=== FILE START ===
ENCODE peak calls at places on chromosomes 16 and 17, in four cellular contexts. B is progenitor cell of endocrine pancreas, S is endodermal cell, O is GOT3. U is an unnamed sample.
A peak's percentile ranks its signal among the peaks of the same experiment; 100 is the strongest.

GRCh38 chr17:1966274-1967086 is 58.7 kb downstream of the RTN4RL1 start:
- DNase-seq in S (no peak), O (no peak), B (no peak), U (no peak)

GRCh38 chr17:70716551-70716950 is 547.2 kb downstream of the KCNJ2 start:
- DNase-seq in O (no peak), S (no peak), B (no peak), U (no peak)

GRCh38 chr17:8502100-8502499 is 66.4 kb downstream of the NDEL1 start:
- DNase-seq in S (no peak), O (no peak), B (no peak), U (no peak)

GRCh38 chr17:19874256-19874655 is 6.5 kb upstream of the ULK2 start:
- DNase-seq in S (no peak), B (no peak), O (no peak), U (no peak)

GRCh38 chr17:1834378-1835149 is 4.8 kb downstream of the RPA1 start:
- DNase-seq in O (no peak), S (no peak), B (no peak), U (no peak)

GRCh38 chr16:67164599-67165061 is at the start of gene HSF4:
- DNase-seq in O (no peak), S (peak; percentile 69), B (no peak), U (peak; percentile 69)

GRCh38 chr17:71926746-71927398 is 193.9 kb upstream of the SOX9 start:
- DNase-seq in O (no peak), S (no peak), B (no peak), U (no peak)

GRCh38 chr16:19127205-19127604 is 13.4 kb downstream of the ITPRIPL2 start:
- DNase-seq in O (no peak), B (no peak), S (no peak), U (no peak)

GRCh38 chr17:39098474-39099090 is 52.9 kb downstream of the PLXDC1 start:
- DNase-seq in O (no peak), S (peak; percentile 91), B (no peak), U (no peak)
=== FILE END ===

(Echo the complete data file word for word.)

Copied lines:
ENCODE peak calls at places on chromosomes 16 and 17, in four cellular contexts. B is progenitor cell of endocrine pancreas, S is endodermal cell, O is GOT3. U is an unnamed sample.
A peak's percentile ranks its signal among the peaks of the same experiment; 100 is the strongest.

GRCh38 chr17:1966274-1967086 is 58.7 kb downstream of the RTN4RL1 start:
- DNase-seq in S (no peak), O (no peak), B (no peak), U (no peak)

GRCh38 chr17:70716551-70716950 is 547.2 kb downstream of the KCNJ2 start:
- DNase-seq in O (no peak), S (no peak), B (no peak), U (no peak)

GRCh38 chr17:8502100-8502499 is 66.4 kb downstream of the NDEL1 start:
- DNase-seq in S (no peak), O (no peak), B (no peak), U (no peak)

GRCh38 chr17:19874256-19874655 is 6.5 kb upstream of the ULK2 start:
- DNase-seq in S (no peak), B (no peak), O (no peak), U (no peak)

GRCh38 chr17:1834378-1835149 is 4.8 kb downstream of the RPA1 start:
- DNase-seq in O (no peak), S (no peak), B (no peak), U (no peak)

GRCh38 chr16:67164599-67165061 is at the start of gene HSF4:
- DNase-seq in O (no peak), S (peak; percentile 69), B (no peak), U (peak; percentile 69)

GRCh38 chr17:71926746-71927398 is 193.9 kb upstream of the SOX9 start:
- DNase-seq in O (no peak), S (no peak), B (no peak), U (no peak)

GRCh38 chr16:19127205-19127604 is 13.4 kb downstream of the ITPRIPL2 start:
- DNase-seq in O (no peak), B (no peak), S (no peak), U (no peak)

GRCh38 chr17:39098474-39099090 is 52.9 kb downstream of the PLXDC1 start:
- DNase-seq in O (no peak), S (peak; percentile 91), B (no peak), U (no peak)